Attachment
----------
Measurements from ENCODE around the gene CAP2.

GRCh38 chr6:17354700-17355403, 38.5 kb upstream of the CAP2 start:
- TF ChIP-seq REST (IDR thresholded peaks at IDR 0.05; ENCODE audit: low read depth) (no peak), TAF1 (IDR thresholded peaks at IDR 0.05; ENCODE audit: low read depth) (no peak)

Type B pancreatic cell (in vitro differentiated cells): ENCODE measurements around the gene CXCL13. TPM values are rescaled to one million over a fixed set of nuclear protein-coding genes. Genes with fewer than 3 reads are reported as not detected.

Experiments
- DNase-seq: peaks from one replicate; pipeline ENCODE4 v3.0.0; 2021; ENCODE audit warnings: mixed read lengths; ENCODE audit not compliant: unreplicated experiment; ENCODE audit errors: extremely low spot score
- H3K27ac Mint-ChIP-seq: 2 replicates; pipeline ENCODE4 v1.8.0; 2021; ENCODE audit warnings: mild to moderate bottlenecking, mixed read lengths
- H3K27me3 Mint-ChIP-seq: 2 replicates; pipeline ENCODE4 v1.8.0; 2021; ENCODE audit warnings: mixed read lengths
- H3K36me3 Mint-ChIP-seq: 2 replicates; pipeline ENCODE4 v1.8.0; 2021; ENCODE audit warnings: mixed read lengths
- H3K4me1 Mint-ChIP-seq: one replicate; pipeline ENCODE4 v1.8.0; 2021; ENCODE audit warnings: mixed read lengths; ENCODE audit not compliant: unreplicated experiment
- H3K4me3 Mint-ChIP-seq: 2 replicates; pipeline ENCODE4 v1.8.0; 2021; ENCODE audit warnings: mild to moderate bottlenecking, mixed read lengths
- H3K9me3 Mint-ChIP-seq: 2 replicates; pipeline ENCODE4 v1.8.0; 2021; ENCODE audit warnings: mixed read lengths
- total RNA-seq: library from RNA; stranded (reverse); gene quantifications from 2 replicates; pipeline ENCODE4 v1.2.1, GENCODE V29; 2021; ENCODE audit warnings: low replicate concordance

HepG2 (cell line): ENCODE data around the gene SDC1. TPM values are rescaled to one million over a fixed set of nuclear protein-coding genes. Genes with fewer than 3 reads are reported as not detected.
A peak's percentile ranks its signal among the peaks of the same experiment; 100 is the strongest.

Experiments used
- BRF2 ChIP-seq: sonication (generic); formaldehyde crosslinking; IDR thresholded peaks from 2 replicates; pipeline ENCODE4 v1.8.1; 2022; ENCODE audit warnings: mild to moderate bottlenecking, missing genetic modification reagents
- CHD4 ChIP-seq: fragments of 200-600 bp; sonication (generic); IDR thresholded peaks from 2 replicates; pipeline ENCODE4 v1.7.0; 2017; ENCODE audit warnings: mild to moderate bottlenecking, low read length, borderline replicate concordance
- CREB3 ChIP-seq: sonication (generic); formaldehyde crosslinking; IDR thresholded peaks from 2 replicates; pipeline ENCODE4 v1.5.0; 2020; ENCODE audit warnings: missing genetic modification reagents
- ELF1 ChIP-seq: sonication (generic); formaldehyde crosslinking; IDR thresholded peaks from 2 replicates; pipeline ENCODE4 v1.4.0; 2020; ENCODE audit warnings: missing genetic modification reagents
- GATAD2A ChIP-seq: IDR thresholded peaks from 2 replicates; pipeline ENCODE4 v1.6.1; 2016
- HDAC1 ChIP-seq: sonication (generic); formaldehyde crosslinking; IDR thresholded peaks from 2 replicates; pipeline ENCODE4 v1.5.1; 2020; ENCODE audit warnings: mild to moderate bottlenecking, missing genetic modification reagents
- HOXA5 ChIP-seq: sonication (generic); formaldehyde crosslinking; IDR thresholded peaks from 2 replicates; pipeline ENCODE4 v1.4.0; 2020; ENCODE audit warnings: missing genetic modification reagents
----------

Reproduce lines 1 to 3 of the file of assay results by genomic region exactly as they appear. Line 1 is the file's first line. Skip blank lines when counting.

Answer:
Measurements from ENCODE around the gene CAP2.

GRCh38 chr6:17354700-17355403, 38.5 kb upstream of the CAP2 start:
- TF ChIP-seq REST (IDR thresholded peaks at IDR 0.05; ENCODE audit: low read depth) (no peak), TAF1 (IDR thresholded peaks at IDR 0.05; ENCODE audit: low read depth) (no peak)